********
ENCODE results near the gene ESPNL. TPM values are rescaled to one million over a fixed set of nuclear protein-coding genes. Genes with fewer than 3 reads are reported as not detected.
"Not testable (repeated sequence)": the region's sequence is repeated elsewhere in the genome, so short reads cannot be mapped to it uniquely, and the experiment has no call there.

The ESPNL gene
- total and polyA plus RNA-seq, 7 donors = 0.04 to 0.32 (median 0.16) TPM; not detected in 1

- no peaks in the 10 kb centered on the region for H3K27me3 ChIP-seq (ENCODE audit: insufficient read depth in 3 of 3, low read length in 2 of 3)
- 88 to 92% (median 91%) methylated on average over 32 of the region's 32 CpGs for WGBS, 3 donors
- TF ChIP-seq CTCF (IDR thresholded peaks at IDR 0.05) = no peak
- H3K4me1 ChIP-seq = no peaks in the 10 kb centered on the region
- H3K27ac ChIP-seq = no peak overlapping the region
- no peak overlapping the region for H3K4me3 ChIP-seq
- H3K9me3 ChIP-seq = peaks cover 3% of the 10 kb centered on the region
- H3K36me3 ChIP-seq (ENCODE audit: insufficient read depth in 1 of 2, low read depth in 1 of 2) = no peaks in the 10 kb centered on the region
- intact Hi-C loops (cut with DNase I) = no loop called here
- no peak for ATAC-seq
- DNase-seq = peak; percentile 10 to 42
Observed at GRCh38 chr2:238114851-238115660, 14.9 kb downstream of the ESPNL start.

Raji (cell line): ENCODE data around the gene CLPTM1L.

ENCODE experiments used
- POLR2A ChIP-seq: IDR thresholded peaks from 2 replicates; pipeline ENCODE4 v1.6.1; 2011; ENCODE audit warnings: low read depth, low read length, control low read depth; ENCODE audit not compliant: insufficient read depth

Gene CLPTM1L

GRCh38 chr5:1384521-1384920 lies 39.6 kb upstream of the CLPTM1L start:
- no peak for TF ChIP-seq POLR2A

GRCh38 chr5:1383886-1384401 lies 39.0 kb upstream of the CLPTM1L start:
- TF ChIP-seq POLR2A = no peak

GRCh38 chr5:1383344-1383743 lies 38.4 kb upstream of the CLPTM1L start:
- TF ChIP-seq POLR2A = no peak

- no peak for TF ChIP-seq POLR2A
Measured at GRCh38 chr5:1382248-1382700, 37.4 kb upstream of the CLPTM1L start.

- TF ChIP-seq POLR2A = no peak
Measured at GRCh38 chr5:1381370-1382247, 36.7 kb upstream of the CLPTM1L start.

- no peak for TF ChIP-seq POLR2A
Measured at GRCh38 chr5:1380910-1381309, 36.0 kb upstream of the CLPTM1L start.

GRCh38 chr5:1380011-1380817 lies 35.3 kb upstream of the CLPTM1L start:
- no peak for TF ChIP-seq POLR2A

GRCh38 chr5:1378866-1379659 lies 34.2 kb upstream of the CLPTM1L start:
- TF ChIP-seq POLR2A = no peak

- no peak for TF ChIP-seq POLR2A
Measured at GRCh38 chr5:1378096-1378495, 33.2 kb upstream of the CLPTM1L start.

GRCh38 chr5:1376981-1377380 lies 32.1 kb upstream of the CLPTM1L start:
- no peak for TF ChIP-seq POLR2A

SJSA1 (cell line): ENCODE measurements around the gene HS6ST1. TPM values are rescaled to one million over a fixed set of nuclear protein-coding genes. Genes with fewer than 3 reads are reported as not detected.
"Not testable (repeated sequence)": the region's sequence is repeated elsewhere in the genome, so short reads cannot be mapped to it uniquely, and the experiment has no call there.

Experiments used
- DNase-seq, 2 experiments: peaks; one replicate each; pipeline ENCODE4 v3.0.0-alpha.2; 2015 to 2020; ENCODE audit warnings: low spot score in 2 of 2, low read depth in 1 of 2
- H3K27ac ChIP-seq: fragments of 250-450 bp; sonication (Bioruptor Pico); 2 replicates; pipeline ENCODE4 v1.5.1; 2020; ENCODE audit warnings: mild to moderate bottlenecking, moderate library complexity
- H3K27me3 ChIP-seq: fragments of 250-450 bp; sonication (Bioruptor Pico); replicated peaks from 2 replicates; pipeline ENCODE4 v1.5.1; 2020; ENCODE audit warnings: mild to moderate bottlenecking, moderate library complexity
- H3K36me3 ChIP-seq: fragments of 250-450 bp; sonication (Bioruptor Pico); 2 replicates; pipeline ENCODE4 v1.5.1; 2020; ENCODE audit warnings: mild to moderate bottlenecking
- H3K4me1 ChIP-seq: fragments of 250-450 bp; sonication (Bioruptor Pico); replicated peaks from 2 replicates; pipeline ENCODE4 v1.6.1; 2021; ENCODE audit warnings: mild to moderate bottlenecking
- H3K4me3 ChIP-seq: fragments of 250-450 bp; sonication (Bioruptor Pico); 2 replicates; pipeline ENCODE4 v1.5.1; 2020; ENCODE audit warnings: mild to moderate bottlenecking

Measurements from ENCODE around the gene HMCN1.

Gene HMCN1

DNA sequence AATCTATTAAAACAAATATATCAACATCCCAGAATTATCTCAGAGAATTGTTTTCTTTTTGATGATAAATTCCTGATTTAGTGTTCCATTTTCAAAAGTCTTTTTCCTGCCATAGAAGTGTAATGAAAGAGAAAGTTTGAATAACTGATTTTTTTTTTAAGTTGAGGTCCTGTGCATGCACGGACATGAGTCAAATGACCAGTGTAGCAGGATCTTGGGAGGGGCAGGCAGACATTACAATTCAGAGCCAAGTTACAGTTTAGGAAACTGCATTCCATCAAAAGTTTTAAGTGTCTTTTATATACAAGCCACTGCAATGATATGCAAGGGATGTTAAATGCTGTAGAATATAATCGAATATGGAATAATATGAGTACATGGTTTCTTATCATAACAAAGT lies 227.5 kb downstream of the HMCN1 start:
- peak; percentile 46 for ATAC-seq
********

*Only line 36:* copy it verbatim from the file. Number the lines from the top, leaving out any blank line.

- TF ChIP-seq POLR2A = no peak